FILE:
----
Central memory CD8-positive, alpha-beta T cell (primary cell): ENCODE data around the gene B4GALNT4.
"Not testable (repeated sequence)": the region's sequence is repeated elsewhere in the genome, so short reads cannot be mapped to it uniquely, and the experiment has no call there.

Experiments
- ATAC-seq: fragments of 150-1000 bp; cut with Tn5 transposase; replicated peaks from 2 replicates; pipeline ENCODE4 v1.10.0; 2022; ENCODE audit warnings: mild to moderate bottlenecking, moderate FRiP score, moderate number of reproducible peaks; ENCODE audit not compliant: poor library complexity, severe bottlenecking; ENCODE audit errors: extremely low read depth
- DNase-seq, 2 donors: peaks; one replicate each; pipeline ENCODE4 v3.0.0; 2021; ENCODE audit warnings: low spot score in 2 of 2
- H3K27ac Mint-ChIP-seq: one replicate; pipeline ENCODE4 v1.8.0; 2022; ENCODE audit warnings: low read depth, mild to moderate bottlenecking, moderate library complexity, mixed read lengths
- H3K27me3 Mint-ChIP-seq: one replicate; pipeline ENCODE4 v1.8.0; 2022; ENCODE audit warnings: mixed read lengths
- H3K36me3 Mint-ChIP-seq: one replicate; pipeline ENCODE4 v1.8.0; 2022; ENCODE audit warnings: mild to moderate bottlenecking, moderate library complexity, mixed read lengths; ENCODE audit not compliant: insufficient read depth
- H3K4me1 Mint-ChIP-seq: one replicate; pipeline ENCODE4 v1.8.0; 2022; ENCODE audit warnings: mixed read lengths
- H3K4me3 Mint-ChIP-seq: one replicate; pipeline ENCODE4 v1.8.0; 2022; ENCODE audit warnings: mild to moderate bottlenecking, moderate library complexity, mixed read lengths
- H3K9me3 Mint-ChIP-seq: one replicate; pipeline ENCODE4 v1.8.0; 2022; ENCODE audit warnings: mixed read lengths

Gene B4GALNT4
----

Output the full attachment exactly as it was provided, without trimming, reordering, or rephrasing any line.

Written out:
Central memory CD8-positive, alpha-beta T cell (primary cell): ENCODE data around the gene B4GALNT4.
"Not testable (repeated sequence)": the region's sequence is repeated elsewhere in the genome, so short reads cannot be mapped to it uniquely, and the experiment has no call there.

Experiments
- ATAC-seq: fragments of 150-1000 bp; cut with Tn5 transposase; replicated peaks from 2 replicates; pipeline ENCODE4 v1.10.0; 2022; ENCODE audit warnings: mild to moderate bottlenecking, moderate FRiP score, moderate number of reproducible peaks; ENCODE audit not compliant: poor library complexity, severe bottlenecking; ENCODE audit errors: extremely low read depth
- DNase-seq, 2 donors: peaks; one replicate each; pipeline ENCODE4 v3.0.0; 2021; ENCODE audit warnings: low spot score in 2 of 2
- H3K27ac Mint-ChIP-seq: one replicate; pipeline ENCODE4 v1.8.0; 2022; ENCODE audit warnings: low read depth, mild to moderate bottlenecking, moderate library complexity, mixed read lengths
- H3K27me3 Mint-ChIP-seq: one replicate; pipeline ENCODE4 v1.8.0; 2022; ENCODE audit warnings: mixed read lengths
- H3K36me3 Mint-ChIP-seq: one replicate; pipeline ENCODE4 v1.8.0; 2022; ENCODE audit warnings: mild to moderate bottlenecking, moderate library complexity, mixed read lengths; ENCODE audit not compliant: insufficient read depth
- H3K4me1 Mint-ChIP-seq: one replicate; pipeline ENCODE4 v1.8.0; 2022; ENCODE audit warnings: mixed read lengths
- H3K4me3 Mint-ChIP-seq: one replicate; pipeline ENCODE4 v1.8.0; 2022; ENCODE audit warnings: mild to moderate bottlenecking, moderate library complexity, mixed read lengths
- H3K9me3 Mint-ChIP-seq: one replicate; pipeline ENCODE4 v1.8.0; 2022; ENCODE audit warnings: mixed read lengths

Gene B4GALNT4